Agitation is a common symptom of neurological and psychiatric disorders characterized by feelings of unease, excessive talking and/or unintentional and purposeless motions, such as wringing of the hands or pacing.
People experiencing agitation may also express excitement, hostility, poor impulse control, tension, uncooperativeness and sometimes disruptive behavior, which could lead to aggression and violence. Acute agitation occurs in patients whose therapy for underlying disorders may have been missed or stopped and may also be triggered by stressful situations or traumatic events. The onset of agitation may occur suddenly or slowly and vary in length of duration, lasting for a few minutes, a few hours or much longer.1
Agitation is a frequent symptom that is difficult to manage for approximately 90% of the 8.5 million schizophrenia and bipolar disorder patients in the United States who, on average, experience 12 agitation events per year.2 Despite the complexity of navigating care for acute agitation events, empowering patients to participate in their treatment decisions should be paramount as approximately two-thirds of patients recognize when they are becoming agitated and are also able to categorize and identify their triggers.3
Agitation is also a frequent symptom with children, adolescent and adults managing Autism Spectrum Disorder (ASD). Of the approximate 1.2 million children with ASD in the United States, nearly 70% exhibit agitation with over 250,000 emergency room visits resulting from escalating agitation events. Antipsychotics have demonstrated success in safely and effectively de-escalating agitation events, but often require either an injection or slow onset oral medications. The majority of caregivers can recognize agitation events which could be prevented with rapid acting, non-invasive treatments.4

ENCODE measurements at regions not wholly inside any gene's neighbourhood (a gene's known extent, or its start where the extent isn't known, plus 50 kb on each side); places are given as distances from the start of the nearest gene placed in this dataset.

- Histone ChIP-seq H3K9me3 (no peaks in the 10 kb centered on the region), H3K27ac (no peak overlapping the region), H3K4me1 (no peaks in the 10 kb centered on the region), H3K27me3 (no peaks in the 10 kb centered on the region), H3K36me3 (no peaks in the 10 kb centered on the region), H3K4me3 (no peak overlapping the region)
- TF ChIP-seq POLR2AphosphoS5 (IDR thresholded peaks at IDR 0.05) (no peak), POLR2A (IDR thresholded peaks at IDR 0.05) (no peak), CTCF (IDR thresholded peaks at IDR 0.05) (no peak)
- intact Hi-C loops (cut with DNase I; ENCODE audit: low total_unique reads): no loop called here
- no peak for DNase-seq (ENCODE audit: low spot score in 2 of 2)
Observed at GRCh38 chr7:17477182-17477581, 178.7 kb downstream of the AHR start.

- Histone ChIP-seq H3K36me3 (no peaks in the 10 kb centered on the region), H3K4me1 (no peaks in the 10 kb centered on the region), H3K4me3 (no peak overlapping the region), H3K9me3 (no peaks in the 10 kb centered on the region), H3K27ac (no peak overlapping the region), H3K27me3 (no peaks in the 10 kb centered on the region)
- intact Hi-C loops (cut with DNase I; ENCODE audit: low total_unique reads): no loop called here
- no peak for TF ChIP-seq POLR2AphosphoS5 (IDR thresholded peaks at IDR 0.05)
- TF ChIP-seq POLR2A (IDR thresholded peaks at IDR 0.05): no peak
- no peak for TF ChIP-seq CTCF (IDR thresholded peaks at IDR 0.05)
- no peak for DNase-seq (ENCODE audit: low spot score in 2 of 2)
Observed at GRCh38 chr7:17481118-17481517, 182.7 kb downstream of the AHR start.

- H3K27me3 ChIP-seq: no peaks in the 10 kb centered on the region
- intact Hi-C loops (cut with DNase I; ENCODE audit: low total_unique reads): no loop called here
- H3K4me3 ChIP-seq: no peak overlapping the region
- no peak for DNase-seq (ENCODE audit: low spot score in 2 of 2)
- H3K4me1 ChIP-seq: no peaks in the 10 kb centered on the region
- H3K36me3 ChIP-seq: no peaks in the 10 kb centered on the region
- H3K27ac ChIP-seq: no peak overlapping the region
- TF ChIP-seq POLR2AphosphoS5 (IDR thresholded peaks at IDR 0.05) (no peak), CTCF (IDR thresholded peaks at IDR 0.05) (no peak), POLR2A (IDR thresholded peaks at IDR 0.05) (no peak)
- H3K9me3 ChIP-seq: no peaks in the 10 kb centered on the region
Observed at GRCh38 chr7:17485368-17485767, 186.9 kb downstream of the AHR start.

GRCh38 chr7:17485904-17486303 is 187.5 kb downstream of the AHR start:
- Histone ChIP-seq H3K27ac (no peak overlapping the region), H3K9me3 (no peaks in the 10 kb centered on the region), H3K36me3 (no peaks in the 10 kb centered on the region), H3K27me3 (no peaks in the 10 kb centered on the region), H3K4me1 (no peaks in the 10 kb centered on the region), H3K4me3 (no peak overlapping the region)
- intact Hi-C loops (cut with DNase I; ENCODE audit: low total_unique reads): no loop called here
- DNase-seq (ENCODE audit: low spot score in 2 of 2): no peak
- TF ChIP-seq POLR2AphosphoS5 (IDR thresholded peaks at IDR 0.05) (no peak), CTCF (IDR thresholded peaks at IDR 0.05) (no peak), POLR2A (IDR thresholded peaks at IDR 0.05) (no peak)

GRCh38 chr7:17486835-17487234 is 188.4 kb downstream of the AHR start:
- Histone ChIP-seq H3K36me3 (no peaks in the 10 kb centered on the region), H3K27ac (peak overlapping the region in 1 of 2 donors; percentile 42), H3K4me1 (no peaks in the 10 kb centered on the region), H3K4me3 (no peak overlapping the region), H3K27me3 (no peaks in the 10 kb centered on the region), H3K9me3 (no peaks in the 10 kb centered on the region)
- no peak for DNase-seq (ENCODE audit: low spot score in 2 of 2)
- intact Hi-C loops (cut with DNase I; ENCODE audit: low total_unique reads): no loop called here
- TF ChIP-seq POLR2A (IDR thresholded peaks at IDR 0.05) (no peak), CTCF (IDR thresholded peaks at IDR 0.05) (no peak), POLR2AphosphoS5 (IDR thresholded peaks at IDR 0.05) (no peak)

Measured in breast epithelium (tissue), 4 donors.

The severity of agitation is on a spectrum of mild to severe with a significant percentage of patients experiencing mild, moderate and intense agitation requiring intervention and treatment. A significant percentage of these agitation events lead to either admission to an inpatient treatment facility or admission to the emergency room where half of these patients will subsequently be admitted to an inpatient treatment facility.5
Feelings of unease
Unintentional and purposeless motions
Poor impulse control
Disruptive behavior which can lead to aggression
Impel NeuroPharma is currently developing INP105 with the goal to be a preferred choice for the safe and rapid treatment of acute agitation and, because it is designed to be non-invasive, it has the potential to expand the treatment setting beyond the emergency room, such as inpatient treatment or community care facilities and the patient’s home.
1 Roberts, J., Gracia Canales, A., Blanthorn-Hazell, S. et al. BMC Psychiatry 18, 104 (2018)
2 Impel Data on File.
3 Faden J. et al. Neuropsychiatric Disease and Treatment. 2019:15 2273–2283
4 Impel Data on File
5 Impel Data on File